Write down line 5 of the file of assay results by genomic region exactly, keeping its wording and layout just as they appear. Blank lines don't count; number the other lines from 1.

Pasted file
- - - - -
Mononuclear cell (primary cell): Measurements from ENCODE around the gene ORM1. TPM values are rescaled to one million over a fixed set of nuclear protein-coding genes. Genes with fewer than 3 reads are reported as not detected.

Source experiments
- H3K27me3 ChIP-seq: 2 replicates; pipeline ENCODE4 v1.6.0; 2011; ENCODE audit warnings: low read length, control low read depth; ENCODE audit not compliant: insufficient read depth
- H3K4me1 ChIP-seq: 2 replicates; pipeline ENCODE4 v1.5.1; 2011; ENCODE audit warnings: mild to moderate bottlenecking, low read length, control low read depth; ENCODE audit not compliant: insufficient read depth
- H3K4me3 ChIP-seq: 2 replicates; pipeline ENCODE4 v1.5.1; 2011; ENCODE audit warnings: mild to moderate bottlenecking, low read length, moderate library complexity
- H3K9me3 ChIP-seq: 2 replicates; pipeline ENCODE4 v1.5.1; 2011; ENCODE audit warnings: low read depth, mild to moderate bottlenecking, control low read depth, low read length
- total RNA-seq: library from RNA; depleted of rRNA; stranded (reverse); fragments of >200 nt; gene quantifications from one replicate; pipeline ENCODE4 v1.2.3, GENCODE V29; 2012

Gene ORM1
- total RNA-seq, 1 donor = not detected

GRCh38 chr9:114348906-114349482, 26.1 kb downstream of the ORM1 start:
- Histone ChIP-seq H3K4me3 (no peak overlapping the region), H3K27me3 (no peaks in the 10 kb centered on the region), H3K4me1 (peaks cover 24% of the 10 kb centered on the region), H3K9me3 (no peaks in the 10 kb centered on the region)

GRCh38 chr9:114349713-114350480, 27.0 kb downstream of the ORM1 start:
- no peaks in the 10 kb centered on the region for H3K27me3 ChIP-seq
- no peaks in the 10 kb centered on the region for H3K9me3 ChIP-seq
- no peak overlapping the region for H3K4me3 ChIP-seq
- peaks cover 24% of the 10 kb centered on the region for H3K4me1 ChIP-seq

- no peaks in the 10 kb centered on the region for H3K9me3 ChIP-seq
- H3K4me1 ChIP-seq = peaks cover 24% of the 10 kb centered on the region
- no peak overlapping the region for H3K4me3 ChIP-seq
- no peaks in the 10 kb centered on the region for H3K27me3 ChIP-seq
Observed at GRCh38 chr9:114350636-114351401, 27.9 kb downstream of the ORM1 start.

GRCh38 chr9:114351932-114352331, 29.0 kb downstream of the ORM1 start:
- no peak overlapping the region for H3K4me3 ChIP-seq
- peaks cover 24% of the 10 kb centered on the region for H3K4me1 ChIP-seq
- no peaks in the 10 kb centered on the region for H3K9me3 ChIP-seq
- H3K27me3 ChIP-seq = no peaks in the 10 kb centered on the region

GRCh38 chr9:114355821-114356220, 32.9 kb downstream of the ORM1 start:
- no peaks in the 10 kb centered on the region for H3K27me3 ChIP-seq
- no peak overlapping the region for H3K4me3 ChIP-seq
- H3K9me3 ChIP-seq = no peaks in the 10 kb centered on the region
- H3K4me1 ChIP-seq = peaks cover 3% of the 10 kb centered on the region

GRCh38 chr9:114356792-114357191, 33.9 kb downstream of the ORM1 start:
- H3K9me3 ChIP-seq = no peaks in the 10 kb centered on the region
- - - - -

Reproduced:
- H3K4me3 ChIP-seq: 2 replicates; pipeline ENCODE4 v1.5.1; 2011; ENCODE audit warnings: mild to moderate bottlenecking, low read length, moderate library complexity